In another case in the same bulletin, a 35-year-old patient went to an emergency department complaining of severe renal colic. He asked for a painkiller called hydromorphone, also known as Dilaudid, which he had previously found to be the most effective medication. Instead the doctor ordered hydromorphine - a drug eight times more powerful - because she did not realise the difference. The bulletin said this patient did not suffer any negative long-term effects from the overdose, although it added that some other previous mix-ups involving hydromorphone "have resulted in patient deaths''.

This week's report said the reporting culture was improving, and numbers of reported events will be higher in future reports. But other safety experts think Horvath's suggestion that this week's figures already represent a significant proportion of the problem is little short of ridiculous. Steve Bolsin, associate professor of patient safety at Victoria's Geelong Hospital, says the "notion that 130 adverse events is the majority of the iceberg is completely erroneous. Previous work has shown that between 5 and 10 per cent of admissions have adverse events associated with them, and things may be worse in general practice. So there's a huge need to begin to improve in these areas.''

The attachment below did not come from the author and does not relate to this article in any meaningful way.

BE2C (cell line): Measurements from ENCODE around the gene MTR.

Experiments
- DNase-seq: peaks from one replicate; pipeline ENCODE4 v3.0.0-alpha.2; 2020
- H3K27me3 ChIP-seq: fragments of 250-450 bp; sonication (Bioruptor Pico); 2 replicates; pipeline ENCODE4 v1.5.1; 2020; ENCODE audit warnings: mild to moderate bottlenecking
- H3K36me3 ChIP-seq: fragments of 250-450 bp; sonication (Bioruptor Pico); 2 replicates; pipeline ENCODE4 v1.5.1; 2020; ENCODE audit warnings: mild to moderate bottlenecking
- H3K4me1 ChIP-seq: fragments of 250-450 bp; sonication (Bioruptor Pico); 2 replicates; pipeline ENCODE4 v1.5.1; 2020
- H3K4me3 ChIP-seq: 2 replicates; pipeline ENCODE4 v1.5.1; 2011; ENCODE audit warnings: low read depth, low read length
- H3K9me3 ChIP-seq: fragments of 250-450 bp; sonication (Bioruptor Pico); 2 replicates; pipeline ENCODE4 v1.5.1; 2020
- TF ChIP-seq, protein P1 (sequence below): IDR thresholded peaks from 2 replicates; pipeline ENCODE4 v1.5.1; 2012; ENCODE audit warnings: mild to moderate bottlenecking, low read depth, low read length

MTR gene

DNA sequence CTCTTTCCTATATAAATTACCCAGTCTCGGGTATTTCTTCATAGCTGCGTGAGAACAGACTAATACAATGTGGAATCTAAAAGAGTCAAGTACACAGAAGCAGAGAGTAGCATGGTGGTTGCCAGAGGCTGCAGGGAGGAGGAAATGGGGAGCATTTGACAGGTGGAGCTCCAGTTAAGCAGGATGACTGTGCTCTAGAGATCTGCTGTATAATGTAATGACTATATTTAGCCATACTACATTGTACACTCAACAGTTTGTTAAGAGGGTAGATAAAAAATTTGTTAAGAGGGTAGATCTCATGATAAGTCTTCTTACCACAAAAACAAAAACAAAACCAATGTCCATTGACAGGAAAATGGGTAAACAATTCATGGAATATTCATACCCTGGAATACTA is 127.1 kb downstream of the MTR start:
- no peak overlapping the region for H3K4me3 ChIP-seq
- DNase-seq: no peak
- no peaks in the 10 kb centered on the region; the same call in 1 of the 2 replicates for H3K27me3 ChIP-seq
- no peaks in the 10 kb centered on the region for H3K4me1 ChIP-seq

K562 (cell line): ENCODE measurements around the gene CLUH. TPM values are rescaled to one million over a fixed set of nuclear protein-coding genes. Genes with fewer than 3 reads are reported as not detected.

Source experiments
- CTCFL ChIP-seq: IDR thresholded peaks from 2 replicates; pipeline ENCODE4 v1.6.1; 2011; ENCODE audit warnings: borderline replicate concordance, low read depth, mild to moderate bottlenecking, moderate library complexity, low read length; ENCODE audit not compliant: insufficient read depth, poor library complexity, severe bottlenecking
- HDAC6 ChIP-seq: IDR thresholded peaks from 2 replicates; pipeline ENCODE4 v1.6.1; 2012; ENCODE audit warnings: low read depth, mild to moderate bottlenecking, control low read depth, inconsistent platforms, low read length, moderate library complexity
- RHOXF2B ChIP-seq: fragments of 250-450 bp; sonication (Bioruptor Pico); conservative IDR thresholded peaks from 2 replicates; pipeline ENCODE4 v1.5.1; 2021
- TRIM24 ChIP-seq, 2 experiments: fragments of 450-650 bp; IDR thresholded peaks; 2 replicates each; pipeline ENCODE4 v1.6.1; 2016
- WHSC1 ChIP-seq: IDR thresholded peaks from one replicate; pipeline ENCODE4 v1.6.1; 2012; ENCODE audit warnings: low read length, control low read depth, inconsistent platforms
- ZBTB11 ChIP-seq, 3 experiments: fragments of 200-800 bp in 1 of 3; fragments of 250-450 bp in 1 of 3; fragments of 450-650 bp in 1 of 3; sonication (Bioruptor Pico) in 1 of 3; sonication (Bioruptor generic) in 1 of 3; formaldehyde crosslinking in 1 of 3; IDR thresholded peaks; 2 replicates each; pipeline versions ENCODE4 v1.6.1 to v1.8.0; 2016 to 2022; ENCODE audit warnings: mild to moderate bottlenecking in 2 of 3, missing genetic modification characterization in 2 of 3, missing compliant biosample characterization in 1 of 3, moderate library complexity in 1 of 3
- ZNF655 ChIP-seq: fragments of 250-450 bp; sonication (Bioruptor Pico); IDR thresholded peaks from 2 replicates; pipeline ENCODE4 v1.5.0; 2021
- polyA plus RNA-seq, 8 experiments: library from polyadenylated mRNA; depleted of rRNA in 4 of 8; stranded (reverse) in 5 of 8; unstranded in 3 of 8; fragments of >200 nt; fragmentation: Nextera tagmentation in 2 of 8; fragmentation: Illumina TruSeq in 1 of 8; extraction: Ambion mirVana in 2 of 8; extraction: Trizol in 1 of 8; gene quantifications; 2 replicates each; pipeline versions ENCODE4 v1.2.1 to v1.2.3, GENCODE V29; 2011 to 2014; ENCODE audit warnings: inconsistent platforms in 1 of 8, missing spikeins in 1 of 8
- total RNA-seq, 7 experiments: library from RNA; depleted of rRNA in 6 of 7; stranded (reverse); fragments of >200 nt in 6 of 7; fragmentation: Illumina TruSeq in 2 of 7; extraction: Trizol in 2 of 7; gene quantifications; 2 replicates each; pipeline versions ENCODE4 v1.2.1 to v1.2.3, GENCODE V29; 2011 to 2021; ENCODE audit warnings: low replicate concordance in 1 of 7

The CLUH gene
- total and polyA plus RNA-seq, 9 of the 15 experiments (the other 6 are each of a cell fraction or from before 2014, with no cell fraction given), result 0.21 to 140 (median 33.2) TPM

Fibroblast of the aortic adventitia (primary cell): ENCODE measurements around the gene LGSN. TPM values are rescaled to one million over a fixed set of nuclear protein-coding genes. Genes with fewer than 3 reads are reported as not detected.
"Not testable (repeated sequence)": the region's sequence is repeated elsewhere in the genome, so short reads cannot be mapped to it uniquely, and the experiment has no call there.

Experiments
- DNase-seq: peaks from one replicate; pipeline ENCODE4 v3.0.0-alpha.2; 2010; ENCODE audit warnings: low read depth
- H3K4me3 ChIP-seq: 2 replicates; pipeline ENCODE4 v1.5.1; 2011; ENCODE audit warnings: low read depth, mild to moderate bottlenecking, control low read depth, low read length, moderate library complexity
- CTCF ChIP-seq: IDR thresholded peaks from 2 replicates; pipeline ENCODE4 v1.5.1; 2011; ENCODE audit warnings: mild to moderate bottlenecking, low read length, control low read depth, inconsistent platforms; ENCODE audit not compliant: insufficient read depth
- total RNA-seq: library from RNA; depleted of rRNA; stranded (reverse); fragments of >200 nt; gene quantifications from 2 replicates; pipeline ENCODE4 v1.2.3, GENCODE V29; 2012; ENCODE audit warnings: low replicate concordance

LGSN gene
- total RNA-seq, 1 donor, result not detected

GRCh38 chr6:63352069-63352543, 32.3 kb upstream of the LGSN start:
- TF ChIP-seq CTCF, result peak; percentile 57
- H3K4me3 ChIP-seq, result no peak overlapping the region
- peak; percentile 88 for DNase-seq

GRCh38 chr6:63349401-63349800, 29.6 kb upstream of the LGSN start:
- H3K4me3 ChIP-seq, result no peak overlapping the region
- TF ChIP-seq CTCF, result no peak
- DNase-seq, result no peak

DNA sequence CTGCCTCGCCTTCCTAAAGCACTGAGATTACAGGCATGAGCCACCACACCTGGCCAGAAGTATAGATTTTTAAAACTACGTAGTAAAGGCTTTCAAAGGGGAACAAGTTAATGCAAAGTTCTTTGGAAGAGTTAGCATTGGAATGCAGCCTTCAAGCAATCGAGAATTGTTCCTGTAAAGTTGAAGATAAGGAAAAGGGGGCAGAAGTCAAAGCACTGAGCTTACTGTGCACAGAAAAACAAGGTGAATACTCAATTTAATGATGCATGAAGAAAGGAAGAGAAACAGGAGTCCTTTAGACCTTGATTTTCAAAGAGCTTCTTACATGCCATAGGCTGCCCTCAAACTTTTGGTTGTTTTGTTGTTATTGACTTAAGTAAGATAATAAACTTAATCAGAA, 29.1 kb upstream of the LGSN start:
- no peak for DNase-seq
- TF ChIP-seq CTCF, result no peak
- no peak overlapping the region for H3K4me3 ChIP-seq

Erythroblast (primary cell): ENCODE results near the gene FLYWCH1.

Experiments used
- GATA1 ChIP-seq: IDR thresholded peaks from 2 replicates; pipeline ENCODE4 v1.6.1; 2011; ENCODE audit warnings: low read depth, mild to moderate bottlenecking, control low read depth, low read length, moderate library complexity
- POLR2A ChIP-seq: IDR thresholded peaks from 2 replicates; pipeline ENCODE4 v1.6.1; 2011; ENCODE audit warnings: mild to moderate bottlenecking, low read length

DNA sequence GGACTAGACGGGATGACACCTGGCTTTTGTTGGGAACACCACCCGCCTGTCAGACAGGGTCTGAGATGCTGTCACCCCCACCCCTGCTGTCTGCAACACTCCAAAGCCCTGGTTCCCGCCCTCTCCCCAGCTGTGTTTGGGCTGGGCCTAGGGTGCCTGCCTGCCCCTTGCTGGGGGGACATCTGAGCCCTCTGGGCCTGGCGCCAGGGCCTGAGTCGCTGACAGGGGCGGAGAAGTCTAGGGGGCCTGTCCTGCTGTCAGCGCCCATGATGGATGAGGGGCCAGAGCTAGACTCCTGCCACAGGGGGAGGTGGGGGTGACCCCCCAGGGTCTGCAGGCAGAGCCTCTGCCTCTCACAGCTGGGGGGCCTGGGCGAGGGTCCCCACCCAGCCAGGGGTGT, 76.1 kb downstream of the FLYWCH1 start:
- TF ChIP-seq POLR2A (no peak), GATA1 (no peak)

Bolsin points to the findings of the groundbreaking Quality in Australian Health Care Study (QAHCS), published in the Medical Journal of Australia 12 years ago (1995;163:458-71), which claimed that up to 16 per cent of hospitalised patients would suffer an adverse event, and that 50 per cent of these would be preventable. Of these preventable events, 10 per cent would lead to permanent disability or death.

Some doctors have been bitterly critical of the QAHCS findings, saying it was biased and found a much higher rate of adverse events than a similar US study. Had the same analysis applied in Australia as in the US, they say, the rate of adverse events reported in QAHCS would have been up to 25 per cent less. With 4.3 million hospitalisations in public hospitals in 2004-05, the QAHCS suggests Australia's toll of serious adverse events should be closer to 35,000 than 130. But even a 25 per cent pullback from that figure still paints a worrying picture.

A follow-up editorial in the MJA two years ago (2005;182:260-1) asked if there was any evidence that health care had become any safer in the decade since the 1995 report, and promptly answered the question itself: "Unfortunately, the answer is no''.